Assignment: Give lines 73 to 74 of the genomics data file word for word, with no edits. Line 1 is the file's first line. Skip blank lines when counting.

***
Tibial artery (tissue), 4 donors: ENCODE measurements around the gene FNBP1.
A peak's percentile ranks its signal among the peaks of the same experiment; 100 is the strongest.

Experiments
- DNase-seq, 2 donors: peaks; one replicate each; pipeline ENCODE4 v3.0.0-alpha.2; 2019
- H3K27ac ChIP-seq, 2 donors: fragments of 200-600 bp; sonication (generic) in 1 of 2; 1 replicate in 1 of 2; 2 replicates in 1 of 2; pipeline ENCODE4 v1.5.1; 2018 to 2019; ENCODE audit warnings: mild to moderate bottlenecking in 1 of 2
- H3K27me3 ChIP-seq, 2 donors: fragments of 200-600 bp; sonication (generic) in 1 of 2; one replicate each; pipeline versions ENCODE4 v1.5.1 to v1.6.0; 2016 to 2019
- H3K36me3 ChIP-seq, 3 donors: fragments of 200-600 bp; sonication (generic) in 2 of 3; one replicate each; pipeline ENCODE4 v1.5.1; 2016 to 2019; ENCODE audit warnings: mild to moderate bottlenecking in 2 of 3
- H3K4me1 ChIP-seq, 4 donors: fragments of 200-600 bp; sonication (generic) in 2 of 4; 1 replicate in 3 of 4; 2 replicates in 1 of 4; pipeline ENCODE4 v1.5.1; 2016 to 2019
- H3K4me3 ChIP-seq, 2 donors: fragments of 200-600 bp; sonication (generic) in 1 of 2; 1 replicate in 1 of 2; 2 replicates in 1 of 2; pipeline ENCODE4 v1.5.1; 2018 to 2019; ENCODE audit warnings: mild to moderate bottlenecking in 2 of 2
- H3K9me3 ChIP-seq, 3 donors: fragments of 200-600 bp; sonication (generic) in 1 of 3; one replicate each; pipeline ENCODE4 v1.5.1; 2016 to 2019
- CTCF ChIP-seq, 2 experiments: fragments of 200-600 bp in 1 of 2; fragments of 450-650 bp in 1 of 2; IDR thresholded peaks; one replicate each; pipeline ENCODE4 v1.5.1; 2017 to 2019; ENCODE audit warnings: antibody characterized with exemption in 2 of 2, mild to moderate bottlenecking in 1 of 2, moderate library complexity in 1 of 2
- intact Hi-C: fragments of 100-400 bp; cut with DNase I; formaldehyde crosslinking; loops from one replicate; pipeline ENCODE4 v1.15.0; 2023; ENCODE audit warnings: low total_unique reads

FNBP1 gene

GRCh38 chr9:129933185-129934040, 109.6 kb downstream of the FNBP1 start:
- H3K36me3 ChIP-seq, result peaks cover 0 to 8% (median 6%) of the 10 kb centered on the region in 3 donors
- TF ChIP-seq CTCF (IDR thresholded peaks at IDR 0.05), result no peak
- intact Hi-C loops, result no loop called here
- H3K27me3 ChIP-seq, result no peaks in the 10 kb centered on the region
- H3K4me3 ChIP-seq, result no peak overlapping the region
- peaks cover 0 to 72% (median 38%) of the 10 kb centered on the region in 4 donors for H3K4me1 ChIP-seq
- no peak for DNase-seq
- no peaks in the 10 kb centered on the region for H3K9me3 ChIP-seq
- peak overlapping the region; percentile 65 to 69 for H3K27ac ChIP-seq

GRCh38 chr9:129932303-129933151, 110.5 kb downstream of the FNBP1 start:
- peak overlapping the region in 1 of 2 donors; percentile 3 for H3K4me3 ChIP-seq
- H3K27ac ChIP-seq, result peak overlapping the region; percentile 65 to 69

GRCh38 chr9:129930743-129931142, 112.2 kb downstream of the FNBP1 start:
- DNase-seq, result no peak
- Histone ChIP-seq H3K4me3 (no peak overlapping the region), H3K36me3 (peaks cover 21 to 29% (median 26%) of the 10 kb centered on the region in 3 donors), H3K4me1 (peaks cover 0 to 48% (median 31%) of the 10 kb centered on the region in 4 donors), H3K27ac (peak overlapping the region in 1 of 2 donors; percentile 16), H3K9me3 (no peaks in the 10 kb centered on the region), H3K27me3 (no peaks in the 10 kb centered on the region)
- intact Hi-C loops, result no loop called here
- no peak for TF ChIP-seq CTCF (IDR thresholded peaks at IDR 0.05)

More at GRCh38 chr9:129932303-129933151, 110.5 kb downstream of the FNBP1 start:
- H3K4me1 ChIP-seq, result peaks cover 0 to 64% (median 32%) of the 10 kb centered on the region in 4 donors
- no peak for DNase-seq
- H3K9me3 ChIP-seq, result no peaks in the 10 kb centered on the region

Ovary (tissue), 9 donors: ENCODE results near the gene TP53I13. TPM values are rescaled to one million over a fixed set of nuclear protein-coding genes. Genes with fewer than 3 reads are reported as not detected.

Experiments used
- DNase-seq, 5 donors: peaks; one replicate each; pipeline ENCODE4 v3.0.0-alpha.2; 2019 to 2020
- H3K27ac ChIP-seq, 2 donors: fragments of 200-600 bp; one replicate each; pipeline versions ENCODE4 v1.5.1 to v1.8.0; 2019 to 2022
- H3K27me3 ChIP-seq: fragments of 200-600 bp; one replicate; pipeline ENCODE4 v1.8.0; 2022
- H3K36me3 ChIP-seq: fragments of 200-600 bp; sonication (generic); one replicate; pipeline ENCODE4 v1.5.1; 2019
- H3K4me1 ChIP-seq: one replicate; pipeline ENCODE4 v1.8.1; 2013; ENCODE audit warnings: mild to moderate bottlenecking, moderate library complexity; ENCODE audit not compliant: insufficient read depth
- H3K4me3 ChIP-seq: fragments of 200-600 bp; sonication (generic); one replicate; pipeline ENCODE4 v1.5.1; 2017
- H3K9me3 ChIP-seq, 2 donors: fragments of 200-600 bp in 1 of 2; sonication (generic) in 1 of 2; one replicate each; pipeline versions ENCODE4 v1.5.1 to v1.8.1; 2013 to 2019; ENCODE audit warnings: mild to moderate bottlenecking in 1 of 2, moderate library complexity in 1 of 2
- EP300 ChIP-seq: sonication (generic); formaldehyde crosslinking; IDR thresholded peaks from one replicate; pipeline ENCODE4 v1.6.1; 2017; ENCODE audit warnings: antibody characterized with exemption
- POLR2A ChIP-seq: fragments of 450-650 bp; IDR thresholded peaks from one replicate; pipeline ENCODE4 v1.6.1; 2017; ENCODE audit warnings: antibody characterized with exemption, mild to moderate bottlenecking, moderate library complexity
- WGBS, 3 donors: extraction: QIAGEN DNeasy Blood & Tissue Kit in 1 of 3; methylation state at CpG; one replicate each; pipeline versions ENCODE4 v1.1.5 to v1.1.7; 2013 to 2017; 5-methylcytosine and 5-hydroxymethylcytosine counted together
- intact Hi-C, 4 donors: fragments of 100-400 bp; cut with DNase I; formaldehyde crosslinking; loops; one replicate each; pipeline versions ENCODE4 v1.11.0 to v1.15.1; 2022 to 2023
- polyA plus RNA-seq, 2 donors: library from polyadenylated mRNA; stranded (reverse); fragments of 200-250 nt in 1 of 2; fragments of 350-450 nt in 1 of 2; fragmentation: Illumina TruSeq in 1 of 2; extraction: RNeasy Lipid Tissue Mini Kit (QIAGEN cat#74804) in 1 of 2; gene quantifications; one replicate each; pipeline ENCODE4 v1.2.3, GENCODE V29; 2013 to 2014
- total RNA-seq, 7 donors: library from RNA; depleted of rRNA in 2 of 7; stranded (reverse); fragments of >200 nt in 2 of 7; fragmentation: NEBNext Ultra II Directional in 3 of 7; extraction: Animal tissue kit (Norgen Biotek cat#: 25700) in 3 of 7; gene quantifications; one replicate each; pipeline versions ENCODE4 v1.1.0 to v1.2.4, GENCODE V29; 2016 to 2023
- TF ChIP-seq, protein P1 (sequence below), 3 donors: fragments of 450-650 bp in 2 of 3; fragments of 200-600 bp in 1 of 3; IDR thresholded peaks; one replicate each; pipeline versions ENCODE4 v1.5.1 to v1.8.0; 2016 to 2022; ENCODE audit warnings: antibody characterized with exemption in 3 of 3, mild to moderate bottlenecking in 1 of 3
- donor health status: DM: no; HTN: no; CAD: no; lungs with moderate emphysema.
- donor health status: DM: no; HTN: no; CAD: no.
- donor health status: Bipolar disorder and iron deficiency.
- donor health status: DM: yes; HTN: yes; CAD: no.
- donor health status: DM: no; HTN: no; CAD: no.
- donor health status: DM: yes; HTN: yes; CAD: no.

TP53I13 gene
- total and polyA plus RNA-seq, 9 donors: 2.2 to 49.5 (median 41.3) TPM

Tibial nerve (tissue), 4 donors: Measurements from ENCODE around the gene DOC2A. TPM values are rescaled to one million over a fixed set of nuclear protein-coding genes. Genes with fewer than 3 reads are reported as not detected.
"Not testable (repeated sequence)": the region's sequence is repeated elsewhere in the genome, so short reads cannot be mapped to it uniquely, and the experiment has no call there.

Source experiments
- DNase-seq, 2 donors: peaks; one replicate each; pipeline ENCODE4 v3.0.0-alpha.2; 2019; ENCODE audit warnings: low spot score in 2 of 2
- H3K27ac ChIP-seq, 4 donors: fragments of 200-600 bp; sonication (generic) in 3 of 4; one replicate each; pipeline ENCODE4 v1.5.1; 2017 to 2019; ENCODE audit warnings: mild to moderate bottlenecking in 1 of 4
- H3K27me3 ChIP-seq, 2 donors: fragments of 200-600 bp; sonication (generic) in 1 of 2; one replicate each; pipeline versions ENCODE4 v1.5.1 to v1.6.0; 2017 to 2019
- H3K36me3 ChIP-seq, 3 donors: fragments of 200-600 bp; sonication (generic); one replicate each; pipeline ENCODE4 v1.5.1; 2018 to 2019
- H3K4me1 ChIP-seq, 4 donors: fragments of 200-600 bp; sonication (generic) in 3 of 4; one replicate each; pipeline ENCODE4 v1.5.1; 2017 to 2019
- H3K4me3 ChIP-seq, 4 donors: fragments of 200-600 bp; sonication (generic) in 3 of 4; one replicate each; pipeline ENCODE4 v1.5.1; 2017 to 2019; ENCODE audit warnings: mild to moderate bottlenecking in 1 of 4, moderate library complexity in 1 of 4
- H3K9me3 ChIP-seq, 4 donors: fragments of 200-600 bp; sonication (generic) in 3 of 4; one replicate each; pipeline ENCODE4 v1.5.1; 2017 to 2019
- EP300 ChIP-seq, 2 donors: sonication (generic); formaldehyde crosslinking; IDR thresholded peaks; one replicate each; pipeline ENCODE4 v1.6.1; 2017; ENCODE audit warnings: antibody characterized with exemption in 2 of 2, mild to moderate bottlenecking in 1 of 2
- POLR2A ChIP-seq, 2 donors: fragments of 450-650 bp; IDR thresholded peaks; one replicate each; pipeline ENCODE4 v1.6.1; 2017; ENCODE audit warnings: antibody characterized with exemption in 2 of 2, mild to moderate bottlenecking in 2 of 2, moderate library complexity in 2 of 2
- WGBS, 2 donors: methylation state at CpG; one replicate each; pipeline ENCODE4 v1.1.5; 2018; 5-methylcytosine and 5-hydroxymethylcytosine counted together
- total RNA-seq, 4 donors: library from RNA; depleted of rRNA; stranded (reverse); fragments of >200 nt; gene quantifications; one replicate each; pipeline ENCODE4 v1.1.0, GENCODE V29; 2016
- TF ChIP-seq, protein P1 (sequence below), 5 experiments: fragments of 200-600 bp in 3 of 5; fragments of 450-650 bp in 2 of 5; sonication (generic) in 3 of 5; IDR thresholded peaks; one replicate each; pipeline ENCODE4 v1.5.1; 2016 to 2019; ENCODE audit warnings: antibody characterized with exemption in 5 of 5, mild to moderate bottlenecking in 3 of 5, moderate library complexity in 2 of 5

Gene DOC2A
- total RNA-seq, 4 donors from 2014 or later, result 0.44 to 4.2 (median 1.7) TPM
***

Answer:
- total RNA-seq, 4 donors: library from RNA; depleted of rRNA; stranded (reverse); fragments of >200 nt; gene quantifications; one replicate each; pipeline ENCODE4 v1.1.0, GENCODE V29; 2016
- TF ChIP-seq, protein P1 (sequence below), 5 experiments: fragments of 200-600 bp in 3 of 5; fragments of 450-650 bp in 2 of 5; sonication (generic) in 3 of 5; IDR thresholded peaks; one replicate each; pipeline ENCODE4 v1.5.1; 2016 to 2019; ENCODE audit warnings: antibody characterized with exemption in 5 of 5, mild to moderate bottlenecking in 3 of 5, moderate library complexity in 2 of 5